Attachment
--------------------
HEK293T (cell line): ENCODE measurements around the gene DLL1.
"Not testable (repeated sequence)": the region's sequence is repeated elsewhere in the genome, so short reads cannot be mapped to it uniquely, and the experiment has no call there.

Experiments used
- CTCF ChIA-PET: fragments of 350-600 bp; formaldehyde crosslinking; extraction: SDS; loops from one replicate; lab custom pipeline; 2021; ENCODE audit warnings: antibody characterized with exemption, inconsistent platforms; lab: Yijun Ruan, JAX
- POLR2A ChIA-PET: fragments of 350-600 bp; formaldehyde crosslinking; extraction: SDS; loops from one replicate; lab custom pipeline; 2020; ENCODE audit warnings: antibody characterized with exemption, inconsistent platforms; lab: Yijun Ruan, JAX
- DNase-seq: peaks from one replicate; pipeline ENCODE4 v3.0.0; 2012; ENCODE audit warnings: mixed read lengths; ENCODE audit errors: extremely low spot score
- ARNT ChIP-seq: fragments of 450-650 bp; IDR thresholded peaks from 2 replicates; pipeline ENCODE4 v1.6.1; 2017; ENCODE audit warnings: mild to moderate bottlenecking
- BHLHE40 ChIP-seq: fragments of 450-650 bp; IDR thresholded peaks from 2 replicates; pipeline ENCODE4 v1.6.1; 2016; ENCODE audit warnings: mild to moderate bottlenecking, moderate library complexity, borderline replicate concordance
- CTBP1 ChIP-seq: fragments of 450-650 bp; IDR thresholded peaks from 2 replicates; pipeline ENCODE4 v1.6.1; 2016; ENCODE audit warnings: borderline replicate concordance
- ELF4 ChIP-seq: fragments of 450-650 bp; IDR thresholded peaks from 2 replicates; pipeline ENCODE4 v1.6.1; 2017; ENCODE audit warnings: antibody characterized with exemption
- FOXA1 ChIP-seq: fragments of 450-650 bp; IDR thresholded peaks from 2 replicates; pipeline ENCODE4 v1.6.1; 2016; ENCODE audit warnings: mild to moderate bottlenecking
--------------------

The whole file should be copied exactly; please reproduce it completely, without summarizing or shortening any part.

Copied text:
HEK293T (cell line): ENCODE measurements around the gene DLL1.
"Not testable (repeated sequence)": the region's sequence is repeated elsewhere in the genome, so short reads cannot be mapped to it uniquely, and the experiment has no call there.

Experiments used
- CTCF ChIA-PET: fragments of 350-600 bp; formaldehyde crosslinking; extraction: SDS; loops from one replicate; lab custom pipeline; 2021; ENCODE audit warnings: antibody characterized with exemption, inconsistent platforms; lab: Yijun Ruan, JAX
- POLR2A ChIA-PET: fragments of 350-600 bp; formaldehyde crosslinking; extraction: SDS; loops from one replicate; lab custom pipeline; 2020; ENCODE audit warnings: antibody characterized with exemption, inconsistent platforms; lab: Yijun Ruan, JAX
- DNase-seq: peaks from one replicate; pipeline ENCODE4 v3.0.0; 2012; ENCODE audit warnings: mixed read lengths; ENCODE audit errors: extremely low spot score
- ARNT ChIP-seq: fragments of 450-650 bp; IDR thresholded peaks from 2 replicates; pipeline ENCODE4 v1.6.1; 2017; ENCODE audit warnings: mild to moderate bottlenecking
- BHLHE40 ChIP-seq: fragments of 450-650 bp; IDR thresholded peaks from 2 replicates; pipeline ENCODE4 v1.6.1; 2016; ENCODE audit warnings: mild to moderate bottlenecking, moderate library complexity, borderline replicate concordance
- CTBP1 ChIP-seq: fragments of 450-650 bp; IDR thresholded peaks from 2 replicates; pipeline ENCODE4 v1.6.1; 2016; ENCODE audit warnings: borderline replicate concordance
- ELF4 ChIP-seq: fragments of 450-650 bp; IDR thresholded peaks from 2 replicates; pipeline ENCODE4 v1.6.1; 2017; ENCODE audit warnings: antibody characterized with exemption
- FOXA1 ChIP-seq: fragments of 450-650 bp; IDR thresholded peaks from 2 replicates; pipeline ENCODE4 v1.6.1; 2016; ENCODE audit warnings: mild to moderate bottlenecking